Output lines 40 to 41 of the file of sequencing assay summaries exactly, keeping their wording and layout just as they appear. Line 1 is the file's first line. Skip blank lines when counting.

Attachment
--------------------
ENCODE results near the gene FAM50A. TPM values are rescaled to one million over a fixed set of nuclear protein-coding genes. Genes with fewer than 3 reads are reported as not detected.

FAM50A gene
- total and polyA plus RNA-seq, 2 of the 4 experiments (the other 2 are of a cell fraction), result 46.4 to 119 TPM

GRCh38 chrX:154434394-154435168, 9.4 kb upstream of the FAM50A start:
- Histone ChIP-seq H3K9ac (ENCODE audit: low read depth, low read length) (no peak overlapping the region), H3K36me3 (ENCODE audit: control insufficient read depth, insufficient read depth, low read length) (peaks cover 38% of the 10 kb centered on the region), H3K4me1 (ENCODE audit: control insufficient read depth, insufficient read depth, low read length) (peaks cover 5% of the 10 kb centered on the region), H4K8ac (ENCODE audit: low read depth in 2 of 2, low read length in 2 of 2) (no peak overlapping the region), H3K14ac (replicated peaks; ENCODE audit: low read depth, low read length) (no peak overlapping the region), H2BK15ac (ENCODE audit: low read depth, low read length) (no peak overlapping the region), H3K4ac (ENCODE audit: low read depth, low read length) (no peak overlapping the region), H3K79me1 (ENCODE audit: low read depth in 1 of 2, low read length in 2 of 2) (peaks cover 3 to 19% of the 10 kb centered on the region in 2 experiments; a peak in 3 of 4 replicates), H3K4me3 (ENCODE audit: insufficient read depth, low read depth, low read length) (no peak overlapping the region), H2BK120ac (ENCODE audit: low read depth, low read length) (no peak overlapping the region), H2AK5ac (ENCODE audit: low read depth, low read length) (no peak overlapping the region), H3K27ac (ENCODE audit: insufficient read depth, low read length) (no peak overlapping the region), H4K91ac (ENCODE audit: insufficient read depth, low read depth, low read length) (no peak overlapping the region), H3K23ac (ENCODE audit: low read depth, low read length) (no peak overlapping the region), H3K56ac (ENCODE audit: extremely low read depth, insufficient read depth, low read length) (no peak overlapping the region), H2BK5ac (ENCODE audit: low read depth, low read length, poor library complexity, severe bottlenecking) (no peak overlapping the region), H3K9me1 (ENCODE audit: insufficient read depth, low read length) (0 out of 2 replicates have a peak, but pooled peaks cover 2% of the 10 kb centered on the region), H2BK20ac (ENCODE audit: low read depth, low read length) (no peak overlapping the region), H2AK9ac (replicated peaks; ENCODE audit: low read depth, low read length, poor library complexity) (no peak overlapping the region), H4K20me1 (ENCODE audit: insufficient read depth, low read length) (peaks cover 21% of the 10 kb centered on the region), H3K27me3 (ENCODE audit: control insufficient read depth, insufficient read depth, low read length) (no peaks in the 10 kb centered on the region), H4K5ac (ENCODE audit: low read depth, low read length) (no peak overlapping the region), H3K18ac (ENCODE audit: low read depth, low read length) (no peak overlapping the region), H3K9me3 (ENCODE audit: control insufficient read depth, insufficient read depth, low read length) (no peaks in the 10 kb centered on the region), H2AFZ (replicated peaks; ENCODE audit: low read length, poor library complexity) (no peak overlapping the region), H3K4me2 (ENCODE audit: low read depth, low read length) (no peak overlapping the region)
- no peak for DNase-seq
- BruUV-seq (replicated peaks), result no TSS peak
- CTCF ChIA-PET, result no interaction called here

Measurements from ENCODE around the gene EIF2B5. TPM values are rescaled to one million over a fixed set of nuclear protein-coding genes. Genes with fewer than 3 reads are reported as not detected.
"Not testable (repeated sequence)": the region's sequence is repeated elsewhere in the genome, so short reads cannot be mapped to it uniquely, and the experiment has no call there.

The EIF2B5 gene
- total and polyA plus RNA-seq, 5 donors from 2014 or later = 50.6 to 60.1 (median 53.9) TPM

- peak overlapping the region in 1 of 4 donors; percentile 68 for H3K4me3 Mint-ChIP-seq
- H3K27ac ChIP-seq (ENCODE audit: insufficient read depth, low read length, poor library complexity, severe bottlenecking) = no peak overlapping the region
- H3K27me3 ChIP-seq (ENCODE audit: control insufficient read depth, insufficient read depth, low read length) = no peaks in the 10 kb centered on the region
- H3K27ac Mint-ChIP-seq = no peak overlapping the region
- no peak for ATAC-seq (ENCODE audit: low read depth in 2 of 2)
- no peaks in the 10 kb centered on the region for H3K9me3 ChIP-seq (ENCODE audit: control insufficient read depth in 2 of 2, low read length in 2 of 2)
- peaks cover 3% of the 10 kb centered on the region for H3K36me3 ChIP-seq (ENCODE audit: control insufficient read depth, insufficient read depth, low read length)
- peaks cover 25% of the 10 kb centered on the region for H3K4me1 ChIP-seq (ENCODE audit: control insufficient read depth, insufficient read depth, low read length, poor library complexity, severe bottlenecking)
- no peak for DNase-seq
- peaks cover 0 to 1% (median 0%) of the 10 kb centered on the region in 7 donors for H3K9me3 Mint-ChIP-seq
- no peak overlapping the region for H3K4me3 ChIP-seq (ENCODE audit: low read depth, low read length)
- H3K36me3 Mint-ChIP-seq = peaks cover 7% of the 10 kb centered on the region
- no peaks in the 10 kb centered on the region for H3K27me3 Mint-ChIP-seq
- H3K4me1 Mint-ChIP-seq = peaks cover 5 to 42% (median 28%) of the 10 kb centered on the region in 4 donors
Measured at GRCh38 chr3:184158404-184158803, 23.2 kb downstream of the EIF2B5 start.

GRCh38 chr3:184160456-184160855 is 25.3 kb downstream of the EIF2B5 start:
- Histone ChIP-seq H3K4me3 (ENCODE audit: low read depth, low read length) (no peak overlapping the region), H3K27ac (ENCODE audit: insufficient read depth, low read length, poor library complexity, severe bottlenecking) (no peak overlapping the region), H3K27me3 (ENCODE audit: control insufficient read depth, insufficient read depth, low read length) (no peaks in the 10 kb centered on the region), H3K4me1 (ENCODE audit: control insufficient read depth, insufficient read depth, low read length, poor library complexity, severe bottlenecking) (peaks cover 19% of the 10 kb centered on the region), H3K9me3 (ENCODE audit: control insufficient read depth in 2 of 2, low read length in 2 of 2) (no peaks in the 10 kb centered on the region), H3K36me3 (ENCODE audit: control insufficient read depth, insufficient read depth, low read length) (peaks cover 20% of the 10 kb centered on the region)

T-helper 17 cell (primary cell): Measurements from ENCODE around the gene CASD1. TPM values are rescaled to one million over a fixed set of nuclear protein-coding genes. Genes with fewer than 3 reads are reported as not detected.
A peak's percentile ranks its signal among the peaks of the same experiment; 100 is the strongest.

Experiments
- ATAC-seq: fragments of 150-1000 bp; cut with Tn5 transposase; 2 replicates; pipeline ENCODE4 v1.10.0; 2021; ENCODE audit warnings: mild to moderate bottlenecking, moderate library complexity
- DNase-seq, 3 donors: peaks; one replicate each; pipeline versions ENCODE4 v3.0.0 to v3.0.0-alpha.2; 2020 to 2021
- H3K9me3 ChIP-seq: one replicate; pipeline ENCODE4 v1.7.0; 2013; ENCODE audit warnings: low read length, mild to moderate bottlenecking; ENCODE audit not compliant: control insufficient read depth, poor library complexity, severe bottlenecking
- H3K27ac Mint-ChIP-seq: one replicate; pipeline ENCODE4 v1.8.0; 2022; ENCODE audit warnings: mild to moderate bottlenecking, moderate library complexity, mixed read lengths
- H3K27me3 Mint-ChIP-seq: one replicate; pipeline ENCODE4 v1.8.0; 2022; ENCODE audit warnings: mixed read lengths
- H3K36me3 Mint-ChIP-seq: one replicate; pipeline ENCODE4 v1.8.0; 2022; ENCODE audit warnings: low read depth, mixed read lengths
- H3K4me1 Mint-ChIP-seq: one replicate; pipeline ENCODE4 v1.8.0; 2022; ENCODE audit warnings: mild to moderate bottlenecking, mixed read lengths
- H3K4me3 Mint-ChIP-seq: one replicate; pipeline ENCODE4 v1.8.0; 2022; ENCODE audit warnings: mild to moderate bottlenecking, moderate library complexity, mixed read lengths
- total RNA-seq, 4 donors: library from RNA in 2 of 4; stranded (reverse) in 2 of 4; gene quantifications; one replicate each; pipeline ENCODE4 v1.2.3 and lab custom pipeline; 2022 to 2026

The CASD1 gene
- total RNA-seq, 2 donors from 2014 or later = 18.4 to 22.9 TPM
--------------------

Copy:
- H3K4me3 Mint-ChIP-seq: one replicate; pipeline ENCODE4 v1.8.0; 2022; ENCODE audit warnings: mild to moderate bottlenecking, moderate library complexity, mixed read lengths
- total RNA-seq, 4 donors: library from RNA in 2 of 4; stranded (reverse) in 2 of 4; gene quantifications; one replicate each; pipeline ENCODE4 v1.2.3 and lab custom pipeline; 2022 to 2026